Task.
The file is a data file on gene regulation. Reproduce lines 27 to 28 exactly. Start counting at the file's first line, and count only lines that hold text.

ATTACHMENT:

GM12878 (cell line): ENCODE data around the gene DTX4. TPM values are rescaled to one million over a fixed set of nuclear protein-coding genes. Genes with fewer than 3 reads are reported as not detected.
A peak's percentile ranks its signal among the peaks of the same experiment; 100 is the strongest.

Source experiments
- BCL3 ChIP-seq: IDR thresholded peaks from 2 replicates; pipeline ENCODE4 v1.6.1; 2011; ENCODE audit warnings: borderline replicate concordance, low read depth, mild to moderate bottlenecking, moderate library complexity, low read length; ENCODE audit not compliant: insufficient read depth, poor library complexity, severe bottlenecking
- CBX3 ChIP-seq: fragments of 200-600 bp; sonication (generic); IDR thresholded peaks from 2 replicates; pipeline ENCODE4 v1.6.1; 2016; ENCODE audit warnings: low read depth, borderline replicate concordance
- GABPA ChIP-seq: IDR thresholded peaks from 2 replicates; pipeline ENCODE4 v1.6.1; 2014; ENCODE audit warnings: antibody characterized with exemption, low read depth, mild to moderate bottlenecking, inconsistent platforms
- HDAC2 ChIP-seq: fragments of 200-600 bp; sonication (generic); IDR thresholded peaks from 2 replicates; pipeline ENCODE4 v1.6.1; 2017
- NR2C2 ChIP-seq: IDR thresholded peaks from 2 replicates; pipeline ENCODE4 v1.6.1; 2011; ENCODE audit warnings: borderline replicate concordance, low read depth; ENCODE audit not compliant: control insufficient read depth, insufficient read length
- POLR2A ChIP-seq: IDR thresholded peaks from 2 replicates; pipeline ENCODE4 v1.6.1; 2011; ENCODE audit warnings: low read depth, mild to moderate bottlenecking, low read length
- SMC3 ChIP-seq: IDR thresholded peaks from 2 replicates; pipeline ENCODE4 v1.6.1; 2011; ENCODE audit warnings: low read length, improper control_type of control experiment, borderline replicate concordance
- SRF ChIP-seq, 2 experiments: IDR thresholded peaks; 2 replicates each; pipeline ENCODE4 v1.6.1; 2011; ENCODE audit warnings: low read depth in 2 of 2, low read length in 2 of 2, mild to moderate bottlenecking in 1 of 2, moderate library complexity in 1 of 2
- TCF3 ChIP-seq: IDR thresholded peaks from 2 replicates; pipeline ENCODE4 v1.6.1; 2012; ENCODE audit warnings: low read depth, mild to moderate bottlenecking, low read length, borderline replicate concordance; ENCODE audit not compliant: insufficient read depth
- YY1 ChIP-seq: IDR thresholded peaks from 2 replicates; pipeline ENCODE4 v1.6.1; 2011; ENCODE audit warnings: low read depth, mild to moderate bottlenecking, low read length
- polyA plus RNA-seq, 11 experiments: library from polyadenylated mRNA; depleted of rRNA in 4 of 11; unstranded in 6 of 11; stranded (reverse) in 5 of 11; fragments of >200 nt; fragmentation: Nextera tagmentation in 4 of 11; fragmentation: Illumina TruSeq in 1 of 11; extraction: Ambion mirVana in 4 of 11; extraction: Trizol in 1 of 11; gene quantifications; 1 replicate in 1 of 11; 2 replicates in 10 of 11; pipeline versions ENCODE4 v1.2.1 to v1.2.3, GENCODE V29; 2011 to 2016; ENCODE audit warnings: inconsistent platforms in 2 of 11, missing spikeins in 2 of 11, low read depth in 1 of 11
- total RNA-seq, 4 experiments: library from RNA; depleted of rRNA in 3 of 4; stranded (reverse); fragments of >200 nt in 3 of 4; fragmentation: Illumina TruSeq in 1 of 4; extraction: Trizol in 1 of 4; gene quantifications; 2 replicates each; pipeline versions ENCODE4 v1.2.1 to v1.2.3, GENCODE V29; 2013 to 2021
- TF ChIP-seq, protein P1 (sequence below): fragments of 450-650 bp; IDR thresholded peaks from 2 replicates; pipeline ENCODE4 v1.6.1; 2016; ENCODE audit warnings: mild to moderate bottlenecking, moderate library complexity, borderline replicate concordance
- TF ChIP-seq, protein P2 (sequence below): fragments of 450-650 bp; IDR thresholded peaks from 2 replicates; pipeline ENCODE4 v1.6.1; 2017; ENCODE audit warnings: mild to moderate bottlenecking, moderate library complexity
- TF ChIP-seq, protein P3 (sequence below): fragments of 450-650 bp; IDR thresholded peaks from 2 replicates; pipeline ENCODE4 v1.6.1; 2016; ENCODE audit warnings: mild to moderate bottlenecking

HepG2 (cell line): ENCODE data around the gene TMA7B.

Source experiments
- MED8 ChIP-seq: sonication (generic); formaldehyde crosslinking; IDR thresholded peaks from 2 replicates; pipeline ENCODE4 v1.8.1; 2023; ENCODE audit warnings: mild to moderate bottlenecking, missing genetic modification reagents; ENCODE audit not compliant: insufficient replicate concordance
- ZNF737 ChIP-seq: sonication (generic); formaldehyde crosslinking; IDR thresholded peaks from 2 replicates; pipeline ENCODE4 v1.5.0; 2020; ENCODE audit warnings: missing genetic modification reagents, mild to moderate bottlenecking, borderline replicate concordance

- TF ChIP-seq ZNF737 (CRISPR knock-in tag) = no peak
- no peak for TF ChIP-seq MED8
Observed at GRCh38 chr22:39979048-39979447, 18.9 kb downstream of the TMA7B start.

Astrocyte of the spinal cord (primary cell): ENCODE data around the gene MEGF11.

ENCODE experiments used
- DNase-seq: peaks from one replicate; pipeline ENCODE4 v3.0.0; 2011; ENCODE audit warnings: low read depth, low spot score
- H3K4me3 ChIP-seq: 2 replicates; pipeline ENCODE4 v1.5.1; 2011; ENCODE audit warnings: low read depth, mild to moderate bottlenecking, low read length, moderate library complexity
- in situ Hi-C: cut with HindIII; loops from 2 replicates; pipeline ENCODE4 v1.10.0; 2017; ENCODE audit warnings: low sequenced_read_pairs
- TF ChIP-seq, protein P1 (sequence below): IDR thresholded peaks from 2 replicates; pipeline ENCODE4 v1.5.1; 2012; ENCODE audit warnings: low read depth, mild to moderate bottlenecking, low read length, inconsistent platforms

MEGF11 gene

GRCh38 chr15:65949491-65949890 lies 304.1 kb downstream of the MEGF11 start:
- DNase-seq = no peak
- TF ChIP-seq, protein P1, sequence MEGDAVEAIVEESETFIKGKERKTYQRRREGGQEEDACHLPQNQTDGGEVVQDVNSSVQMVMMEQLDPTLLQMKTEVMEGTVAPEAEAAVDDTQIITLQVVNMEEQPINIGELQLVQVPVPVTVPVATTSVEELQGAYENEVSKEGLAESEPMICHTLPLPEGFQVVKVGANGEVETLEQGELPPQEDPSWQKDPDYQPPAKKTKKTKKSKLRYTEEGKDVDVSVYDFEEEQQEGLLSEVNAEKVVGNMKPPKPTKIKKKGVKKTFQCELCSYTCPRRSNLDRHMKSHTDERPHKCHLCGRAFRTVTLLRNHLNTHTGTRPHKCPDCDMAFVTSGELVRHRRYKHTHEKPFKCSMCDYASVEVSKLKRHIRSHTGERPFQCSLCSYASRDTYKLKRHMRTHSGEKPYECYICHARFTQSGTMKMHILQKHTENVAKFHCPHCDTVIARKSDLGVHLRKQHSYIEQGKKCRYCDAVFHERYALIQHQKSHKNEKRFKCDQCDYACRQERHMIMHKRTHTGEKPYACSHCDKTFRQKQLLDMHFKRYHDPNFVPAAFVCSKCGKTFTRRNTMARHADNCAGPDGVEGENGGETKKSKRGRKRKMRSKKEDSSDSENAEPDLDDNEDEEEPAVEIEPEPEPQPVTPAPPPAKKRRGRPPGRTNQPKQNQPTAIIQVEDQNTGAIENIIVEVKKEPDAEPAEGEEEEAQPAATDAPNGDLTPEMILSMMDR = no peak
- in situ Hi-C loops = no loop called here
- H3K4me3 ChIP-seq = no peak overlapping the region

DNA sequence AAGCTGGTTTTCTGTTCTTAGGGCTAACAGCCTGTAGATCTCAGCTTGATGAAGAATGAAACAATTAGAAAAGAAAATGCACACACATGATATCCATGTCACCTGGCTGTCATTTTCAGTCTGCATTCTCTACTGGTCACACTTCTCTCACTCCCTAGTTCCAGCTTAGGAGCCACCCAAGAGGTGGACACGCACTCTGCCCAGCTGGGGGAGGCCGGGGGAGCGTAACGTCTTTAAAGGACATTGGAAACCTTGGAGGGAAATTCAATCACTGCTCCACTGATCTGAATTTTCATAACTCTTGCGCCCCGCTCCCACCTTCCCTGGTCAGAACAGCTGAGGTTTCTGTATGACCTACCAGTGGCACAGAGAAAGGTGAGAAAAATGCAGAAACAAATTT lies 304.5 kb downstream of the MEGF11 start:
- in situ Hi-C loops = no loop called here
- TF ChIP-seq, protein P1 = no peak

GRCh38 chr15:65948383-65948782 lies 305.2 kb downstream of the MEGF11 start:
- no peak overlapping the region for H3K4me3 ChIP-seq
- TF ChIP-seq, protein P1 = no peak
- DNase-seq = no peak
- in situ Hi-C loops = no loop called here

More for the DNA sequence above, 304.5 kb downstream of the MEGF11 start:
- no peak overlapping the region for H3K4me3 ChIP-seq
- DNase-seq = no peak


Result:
ENCODE experiments used
- DNase-seq: peaks from one replicate; pipeline ENCODE4 v3.0.0; 2011; ENCODE audit warnings: low read depth, low spot score